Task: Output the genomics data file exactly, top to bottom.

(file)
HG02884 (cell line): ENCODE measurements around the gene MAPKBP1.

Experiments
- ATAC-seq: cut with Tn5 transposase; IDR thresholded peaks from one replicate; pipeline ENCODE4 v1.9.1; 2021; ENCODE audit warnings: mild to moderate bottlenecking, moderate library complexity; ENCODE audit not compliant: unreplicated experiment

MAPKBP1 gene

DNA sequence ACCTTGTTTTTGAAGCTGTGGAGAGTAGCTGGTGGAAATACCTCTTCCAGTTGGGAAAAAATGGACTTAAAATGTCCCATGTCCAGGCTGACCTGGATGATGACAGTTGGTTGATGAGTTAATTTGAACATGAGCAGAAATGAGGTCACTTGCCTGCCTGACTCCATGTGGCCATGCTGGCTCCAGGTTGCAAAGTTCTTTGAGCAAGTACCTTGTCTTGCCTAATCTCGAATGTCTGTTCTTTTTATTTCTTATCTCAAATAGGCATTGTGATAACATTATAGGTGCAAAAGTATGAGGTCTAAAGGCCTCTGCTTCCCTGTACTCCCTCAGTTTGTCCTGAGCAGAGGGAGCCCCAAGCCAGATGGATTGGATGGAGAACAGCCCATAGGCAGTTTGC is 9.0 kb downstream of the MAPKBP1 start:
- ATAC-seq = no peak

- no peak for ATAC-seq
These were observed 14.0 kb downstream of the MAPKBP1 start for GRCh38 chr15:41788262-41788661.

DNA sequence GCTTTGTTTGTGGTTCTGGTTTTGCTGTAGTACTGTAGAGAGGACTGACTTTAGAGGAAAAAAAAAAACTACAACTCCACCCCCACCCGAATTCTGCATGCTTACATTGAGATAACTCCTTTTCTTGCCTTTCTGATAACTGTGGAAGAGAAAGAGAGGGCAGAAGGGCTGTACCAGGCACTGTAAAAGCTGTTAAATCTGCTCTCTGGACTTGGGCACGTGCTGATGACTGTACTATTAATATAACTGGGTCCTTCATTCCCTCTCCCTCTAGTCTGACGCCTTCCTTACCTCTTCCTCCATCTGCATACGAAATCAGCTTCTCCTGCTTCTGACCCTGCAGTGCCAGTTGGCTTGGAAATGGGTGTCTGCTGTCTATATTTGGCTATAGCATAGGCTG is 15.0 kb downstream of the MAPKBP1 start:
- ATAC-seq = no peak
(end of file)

HG02884 (cell line): ENCODE measurements around the gene MAPKBP1.

Experiments
- ATAC-seq: cut with Tn5 transposase; IDR thresholded peaks from one replicate; pipeline ENCODE4 v1.9.1; 2021; ENCODE audit warnings: mild to moderate bottlenecking, moderate library complexity; ENCODE audit not compliant: unreplicated experiment

MAPKBP1 gene

DNA sequence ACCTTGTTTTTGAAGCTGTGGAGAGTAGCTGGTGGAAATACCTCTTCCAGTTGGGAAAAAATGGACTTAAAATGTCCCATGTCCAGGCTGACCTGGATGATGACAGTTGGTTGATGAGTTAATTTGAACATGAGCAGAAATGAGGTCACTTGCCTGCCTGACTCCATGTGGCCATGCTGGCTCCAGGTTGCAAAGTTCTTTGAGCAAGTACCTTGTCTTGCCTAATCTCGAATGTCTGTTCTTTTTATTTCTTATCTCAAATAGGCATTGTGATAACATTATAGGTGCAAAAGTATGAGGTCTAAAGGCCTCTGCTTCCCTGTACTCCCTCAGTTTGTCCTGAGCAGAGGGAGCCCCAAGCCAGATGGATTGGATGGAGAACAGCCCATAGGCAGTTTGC is 9.0 kb downstream of the MAPKBP1 start:
- ATAC-seq = no peak

- no peak for ATAC-seq
These were observed 14.0 kb downstream of the MAPKBP1 start for GRCh38 chr15:41788262-41788661.

DNA sequence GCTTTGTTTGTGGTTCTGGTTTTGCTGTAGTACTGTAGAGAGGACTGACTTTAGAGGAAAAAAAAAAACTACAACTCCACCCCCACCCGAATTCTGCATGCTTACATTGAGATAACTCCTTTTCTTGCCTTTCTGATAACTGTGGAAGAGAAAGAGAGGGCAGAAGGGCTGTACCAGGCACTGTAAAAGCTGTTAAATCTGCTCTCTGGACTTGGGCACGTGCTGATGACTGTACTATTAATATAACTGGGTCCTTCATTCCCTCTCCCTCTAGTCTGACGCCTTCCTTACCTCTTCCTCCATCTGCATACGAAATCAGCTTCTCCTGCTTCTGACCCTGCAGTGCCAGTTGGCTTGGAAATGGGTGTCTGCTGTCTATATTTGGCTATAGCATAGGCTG is 15.0 kb downstream of the MAPKBP1 start:
- ATAC-seq = no peak